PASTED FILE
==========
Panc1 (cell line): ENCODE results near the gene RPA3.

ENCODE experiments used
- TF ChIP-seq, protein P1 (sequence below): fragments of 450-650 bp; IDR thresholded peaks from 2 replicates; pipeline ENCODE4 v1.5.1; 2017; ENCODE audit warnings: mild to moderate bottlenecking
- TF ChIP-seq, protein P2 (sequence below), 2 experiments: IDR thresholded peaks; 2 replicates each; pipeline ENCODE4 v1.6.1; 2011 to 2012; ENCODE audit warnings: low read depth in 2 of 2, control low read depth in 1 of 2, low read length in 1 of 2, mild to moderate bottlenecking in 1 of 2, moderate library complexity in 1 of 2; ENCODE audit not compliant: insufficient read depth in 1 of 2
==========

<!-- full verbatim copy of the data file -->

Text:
Panc1 (cell line): ENCODE results near the gene RPA3.

ENCODE experiments used
- TF ChIP-seq, protein P1 (sequence below): fragments of 450-650 bp; IDR thresholded peaks from 2 replicates; pipeline ENCODE4 v1.5.1; 2017; ENCODE audit warnings: mild to moderate bottlenecking
- TF ChIP-seq, protein P2 (sequence below), 2 experiments: IDR thresholded peaks; 2 replicates each; pipeline ENCODE4 v1.6.1; 2011 to 2012; ENCODE audit warnings: low read depth in 2 of 2, control low read depth in 1 of 2, low read length in 1 of 2, mild to moderate bottlenecking in 1 of 2, moderate library complexity in 1 of 2; ENCODE audit not compliant: insufficient read depth in 1 of 2